She worked with the Sydney Dance Company on the production. In 2014, she released Fierce Hearts, nominated for an ARIA Award at the 2014 ceremony, it was music alongside a contemporary circus show by Circa. In 2015, Noonan released Transmutant through Universal Music Australia; the album peaked at number 33 on the ARIA Charts. In 2016, Noonan released With Love and Fury in April, they toured Australia throughout May. In December 2016, Noonan announced the release Songs of the Latin Skies with Karin Schaupp; the album due for release in February 2017 and will see the duo embark on a musical journey through the South American songbook, exploring the sounds and beats of the bossa nova, salsa and samba. The duo will play live shows across the country from the middle of March. A National Office for Live Music was launched by Australian Prime Minister Kevin Rudd in July 2013 and, as of August 2013, Noonan is the state ambassador for Queensland. In 2013, Noonan combined with the Sydney Dance Company and musicians from the Sydney Symphony Orchestra and conductor Richard Gill to perform Britten's song cycle Les Illuminations at Sydney's City Recital Hall Angel Place.
This production was taken in 2014 to Brisbane's QPAC with the Queensland Symphony Orchestra under Johannes Fritzsch. Noonan was the official ambassa
Vassy Karagiorgos, known mononymously as Vassy, is an Australian singer and record producer. Vassy, whose parents are both from Greece, was discovered by Australian Radio Station Triple J after she won song of the year, her single "We Are Young" reached No. 1 on the US Billboard Dance Chart, making her the first Australian Artist to go No. 1 with her solo single debut release. She is Gold recording artist. In 2014, Vassy collaborated with David Guetta and Showtek on their song "Bad", which became 7 times double platinum and established her in the electronic dance music scene. In 2015, she collaborated with Tiësto and KSHMR on their track "Secrets", which reigned atop the Billboard Club chart and Beatport charts, went straight to number No. 1 in 20 countries. In 2016, she released her single "Nothing to Lose" through Musical Freedom Records, co-produced by Tiësto; the same year, she was called by Afrojack to meet at his studio during one of her trips to Amsterdam. Vassy and Afrojack ended up playing and working on different concepts, with "Lost" being the final output out of their collaboration.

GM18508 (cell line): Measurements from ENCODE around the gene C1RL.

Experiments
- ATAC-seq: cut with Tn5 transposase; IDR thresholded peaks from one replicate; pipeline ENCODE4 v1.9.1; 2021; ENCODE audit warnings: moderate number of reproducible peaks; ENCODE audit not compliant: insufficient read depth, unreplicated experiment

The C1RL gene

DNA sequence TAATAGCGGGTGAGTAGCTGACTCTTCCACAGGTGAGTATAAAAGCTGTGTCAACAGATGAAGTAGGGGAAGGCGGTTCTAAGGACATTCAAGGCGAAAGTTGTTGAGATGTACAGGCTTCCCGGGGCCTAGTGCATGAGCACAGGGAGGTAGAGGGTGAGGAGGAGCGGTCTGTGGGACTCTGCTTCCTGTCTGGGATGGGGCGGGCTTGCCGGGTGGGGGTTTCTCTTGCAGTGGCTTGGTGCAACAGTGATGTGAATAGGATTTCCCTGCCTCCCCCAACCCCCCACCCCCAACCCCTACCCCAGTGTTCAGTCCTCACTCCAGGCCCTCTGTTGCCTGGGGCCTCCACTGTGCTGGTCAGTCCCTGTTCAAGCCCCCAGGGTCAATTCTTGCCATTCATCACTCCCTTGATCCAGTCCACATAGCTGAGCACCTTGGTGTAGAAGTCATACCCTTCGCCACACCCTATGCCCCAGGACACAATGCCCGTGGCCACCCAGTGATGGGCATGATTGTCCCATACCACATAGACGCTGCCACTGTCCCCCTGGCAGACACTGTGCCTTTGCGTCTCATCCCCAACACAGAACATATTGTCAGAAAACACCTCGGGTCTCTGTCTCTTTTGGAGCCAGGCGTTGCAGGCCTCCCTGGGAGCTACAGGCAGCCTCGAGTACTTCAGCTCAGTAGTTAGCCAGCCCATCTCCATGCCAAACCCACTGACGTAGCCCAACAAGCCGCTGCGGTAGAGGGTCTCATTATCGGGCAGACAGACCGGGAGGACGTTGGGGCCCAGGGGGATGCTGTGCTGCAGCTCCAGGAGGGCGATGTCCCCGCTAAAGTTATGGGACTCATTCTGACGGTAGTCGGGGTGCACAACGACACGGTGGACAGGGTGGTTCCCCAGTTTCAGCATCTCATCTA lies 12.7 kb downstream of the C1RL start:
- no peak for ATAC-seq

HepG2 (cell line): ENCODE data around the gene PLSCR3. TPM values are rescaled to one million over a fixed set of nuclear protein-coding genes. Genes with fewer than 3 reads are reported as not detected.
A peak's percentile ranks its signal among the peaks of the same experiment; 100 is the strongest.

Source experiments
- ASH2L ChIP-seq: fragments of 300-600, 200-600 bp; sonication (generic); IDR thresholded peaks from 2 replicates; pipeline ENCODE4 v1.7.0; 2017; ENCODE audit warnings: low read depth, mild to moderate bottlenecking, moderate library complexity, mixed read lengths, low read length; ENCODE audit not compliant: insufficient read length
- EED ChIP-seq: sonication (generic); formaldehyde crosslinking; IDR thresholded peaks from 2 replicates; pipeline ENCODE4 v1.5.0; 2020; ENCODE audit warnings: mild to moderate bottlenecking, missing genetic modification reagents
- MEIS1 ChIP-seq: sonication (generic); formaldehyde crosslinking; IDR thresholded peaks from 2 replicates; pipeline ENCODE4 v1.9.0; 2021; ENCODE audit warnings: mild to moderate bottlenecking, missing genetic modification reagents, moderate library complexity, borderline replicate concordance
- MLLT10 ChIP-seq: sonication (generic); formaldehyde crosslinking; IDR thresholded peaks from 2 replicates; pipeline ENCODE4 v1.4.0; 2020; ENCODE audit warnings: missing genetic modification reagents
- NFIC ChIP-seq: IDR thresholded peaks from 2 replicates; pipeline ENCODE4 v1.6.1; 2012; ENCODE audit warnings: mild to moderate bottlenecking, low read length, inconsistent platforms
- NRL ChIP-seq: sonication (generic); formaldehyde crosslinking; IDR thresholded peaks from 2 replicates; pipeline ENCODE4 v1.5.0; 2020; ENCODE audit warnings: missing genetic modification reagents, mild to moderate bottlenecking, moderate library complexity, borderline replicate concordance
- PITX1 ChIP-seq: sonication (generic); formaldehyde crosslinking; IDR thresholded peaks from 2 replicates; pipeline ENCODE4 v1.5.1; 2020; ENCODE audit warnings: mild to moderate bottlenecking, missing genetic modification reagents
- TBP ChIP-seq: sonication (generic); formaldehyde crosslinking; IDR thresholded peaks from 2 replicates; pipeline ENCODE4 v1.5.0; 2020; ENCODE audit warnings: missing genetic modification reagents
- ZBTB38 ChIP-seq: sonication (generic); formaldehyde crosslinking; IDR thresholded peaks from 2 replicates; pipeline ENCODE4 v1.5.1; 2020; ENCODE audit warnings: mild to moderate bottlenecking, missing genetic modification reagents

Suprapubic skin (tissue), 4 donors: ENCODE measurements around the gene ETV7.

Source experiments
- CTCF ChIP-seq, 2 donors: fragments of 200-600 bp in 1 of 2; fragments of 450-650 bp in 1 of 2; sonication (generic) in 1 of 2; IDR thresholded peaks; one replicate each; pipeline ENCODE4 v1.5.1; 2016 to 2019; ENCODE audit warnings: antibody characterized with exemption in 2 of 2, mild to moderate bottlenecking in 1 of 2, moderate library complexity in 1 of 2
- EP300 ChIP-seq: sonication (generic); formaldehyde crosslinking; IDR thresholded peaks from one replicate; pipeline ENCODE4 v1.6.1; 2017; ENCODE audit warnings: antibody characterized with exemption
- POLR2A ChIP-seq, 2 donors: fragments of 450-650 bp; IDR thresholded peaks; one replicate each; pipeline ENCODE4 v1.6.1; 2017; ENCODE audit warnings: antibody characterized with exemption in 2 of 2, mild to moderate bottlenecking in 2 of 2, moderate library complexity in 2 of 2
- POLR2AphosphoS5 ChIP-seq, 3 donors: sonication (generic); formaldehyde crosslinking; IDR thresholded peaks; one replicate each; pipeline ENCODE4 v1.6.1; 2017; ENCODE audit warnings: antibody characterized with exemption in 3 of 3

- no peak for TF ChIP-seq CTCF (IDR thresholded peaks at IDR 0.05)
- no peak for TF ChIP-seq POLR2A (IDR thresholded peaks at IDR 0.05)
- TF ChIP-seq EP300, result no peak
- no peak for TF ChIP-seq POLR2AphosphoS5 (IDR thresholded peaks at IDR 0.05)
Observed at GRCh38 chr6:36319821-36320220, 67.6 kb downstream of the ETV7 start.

The song was released through Armada Music one year in 2017, together with Oliver Rosa. "Lost" hit No. 1 on the Billboard Dance Club Songs chart in May 2018, marking Vassy's fourth Billboard No. 1 single. Vassy's music incorporates dance and soul as a base for her vocal styling, her music has received an array including ARIA Awards and IDMA awards. She has performed in major EDM festivals around the world, including Ultra Music Festival in Miami, Tomorrowland Belgium, Electric Zoo NY, Stereosonic Australia, her song was featured in the Tina Fey film Admission, Disney's Oscar-winning film Frozen, in the campaign Gok Loves for Target Australia. Vassy's songs have been featured in EA Games, Sketchers, Victoria's Secret, Pepsi commercials, Grey's Anatomy. Vassy is an ambassador for the NOH8 campaign and a spokesperson for Green IT, she volunteers and teaches music workshops at AVIVA in Los Angeles. My Affection The Acoustics EP Beautiful Day We Are Young "I Can See Clearly Now" "Cover You In Kisses" "Get Busy" "Wanna Fly" "Loverman" "Kick My Ass" "History" "Desire" "Could This Be Love" "We Are Young" "MAD" "Hustlin'" "T.
U. T. P" "Nothing To Lose" "Lost" "Somebody New" "Concrete Heart "Spotlight" "Miss Automatic" "TOKYO STYLE" "Burn" "T. U. T. P." List of number-one dance hits List of artists who reached number one on the US Dance chart Official website
Canada is a country in the northern part of North America. Its ten provinces and three territories extend from the Atlantic to the Pacific and northward into the Arctic Ocean, covering 9.98 million square kilometres, making it the world's second-largest country by total area. Canada's southern border with the United States is the world's longest bi-national land border, its capital is Ottawa, its three largest metropolitan areas are Toronto and Vancouver. As a whole, Canada is sparsely populated, the majority of its land area being dominated by forest and tundra, its population is urbanized, with over 80 percent of its inhabitants concentrated in large and medium-sized cities, many near the southern border. Canada's climate varies across its vast area, ranging from arctic weather in the north, to hot summers in the southern regions, with four distinct seasons. Various indigenous peoples have inhabited what is now Canada for thousands of years prior to European colonization. Beginning in the 16th century and French expeditions explored, settled, along the Atlantic coast.